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Encyclopedia > Dynastic

A dynasty is a family or extended family which retains political power across generations, or more generally, any organization which extends dominance in its field even as its particular members change. See also: family dictatorship.

A series of dynasties dating back to the Xia ruled China until the Revolution of 1912 - and historians traditionally recount China's story within a framework of successive dynasties. A similar pattern obtained in Persia, and dynasties such as the Carolingians, the Capetians, the Bourbons, the Hapsburgs, the Stuarts and the Hohenzollerns successively and together dominated much of European political history.


Political families in democracies

Though in democratic governments rule does not pass automatically by inheritance, political power often accrues to generations of related individuals. Influence, familiarity, tradition and even nepotism may contribute to this phenomenon. See, for example, the list of U.S. political families, which includes the Roosevelts, Kennedys, Bushes, and Adamses.

Apart from the United States, political dynasties also occur commonly in other former parts of the British empire, particularly in southern Asia. Note especially:

In Britain itself, the persistance of aristocratic families and their varying titles may serve to disguise some of the on-going influence of several political dynasties (as opposed to the royal dynasties which have provided monarchs of England and of Scotland):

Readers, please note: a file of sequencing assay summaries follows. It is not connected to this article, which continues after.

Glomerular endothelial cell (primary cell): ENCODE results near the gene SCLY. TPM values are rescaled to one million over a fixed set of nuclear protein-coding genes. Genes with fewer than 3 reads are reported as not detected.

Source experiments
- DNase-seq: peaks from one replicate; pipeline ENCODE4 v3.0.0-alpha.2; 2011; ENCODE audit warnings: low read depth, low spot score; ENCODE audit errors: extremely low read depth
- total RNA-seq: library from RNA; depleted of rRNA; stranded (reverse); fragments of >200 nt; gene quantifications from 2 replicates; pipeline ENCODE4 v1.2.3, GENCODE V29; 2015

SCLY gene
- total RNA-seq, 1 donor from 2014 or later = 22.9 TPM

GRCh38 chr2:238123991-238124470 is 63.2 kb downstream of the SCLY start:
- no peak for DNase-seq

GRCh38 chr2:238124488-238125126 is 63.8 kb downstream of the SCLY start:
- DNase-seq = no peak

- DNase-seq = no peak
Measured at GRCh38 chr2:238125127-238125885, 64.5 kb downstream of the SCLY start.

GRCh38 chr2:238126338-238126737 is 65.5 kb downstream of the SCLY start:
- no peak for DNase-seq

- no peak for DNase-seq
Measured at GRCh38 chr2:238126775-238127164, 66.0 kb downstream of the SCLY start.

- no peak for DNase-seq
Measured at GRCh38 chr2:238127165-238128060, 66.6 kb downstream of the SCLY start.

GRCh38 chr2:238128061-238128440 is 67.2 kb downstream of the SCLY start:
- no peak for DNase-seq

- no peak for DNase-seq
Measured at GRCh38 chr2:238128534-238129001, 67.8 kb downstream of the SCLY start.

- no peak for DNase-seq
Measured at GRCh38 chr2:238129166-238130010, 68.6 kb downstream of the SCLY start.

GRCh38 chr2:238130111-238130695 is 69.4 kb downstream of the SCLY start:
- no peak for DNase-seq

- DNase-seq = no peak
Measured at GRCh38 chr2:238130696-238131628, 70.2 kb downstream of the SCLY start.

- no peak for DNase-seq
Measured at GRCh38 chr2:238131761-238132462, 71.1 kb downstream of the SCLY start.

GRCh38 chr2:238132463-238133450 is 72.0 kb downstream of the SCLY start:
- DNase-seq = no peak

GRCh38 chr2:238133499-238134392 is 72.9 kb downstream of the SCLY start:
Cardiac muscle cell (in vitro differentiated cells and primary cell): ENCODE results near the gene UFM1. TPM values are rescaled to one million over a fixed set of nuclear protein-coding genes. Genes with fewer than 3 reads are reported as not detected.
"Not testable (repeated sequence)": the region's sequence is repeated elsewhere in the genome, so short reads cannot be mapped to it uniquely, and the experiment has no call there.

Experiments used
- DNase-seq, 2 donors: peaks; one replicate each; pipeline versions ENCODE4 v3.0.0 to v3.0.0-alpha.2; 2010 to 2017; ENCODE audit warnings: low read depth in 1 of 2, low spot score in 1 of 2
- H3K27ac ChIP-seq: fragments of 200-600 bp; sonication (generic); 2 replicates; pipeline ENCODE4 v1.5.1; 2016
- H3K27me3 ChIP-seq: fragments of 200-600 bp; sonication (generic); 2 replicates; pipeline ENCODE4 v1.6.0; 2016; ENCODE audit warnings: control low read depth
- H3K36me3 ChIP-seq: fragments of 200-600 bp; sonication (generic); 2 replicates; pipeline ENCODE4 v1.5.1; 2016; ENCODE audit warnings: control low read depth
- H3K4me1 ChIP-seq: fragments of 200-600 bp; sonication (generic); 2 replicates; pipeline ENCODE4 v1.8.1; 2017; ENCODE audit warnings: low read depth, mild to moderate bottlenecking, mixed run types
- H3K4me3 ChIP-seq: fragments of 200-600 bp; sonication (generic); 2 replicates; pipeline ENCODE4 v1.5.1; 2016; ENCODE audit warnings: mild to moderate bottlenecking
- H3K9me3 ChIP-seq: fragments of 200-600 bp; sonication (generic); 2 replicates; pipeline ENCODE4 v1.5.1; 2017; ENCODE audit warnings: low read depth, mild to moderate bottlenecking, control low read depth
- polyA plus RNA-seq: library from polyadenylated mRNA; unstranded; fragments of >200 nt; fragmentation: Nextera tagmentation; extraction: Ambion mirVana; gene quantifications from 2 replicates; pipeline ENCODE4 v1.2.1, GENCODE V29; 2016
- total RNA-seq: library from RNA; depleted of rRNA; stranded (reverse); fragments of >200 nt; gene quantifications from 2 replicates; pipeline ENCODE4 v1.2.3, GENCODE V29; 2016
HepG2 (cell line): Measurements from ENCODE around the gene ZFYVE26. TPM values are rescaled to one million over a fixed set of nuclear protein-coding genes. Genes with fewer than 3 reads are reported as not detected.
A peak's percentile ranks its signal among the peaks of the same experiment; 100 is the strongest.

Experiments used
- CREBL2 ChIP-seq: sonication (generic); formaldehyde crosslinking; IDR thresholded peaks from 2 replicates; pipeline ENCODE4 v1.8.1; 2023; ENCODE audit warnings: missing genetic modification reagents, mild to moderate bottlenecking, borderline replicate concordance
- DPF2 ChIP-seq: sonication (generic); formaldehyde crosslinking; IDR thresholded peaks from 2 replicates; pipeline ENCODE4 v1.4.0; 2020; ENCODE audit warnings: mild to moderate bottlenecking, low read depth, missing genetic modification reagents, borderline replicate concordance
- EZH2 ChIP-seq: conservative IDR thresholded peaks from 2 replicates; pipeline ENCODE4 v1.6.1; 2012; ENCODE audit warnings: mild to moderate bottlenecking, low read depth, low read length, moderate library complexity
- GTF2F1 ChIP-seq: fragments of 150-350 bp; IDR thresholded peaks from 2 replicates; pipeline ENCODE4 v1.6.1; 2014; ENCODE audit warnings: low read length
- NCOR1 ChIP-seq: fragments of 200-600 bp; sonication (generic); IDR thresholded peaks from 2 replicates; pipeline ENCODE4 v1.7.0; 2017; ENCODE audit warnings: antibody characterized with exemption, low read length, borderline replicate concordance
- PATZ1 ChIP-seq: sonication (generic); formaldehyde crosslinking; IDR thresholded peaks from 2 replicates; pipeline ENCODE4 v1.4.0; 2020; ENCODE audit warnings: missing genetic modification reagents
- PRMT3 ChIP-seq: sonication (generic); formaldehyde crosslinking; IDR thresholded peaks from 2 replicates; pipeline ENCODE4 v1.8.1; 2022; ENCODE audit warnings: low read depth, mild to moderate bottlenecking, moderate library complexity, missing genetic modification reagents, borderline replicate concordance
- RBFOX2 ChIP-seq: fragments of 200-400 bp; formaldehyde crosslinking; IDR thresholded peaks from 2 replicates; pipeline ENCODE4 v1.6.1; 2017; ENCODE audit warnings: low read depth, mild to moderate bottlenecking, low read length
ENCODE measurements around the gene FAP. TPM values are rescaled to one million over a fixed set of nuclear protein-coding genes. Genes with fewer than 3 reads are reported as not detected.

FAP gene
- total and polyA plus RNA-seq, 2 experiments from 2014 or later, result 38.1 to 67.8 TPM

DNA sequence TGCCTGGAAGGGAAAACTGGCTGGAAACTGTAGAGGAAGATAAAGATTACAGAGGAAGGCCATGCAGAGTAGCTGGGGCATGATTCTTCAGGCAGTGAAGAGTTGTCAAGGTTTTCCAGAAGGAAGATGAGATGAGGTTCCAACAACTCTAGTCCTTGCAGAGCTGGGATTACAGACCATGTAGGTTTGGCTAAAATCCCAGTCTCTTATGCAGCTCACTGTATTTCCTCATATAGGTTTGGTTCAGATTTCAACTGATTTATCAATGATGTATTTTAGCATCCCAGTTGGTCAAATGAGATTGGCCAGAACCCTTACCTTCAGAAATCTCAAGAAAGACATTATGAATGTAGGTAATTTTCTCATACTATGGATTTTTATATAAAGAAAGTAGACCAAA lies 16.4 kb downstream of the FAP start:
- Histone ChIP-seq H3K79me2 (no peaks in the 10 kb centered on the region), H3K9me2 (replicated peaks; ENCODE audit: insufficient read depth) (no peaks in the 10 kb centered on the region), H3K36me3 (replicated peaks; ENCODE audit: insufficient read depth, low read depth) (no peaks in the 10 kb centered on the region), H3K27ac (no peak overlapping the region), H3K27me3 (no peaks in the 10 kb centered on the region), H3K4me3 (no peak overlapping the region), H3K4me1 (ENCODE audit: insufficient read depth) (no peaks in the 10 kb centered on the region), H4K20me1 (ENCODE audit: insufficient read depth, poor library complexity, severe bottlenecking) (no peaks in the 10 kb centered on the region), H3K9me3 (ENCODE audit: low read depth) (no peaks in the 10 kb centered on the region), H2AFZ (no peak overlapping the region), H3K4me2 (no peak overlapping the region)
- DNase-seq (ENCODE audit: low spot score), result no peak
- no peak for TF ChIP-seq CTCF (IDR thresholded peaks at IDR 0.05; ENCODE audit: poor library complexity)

The television soap opera Dynasty told the saga of an oil tycoon and his family.


A sports dynasty is a team that enjoys a period of dominance over the sport, generally guaged via championship titles.




This list is incomplete and requires further research and clarification.

  Results from FactBites:
Maria Vladimirovna of Russia - Wikipedia, the free encyclopedia (1292 words)
He based that contention on the claim that all other males descended from Emperor Nicholas I of Russia married in violation of the House Laws with the result that their offspring did not possess any inheritance rights to the Russian throne.
According to Maria, the members of the association are not Imperial Russian dynasts because they are descendants of morganatic marriages.
According to them, under dynastic law, the Emperor designated which of the dynasts had to marry Orthodox women; usually such requirement was placed on persons who were high on the succession line.
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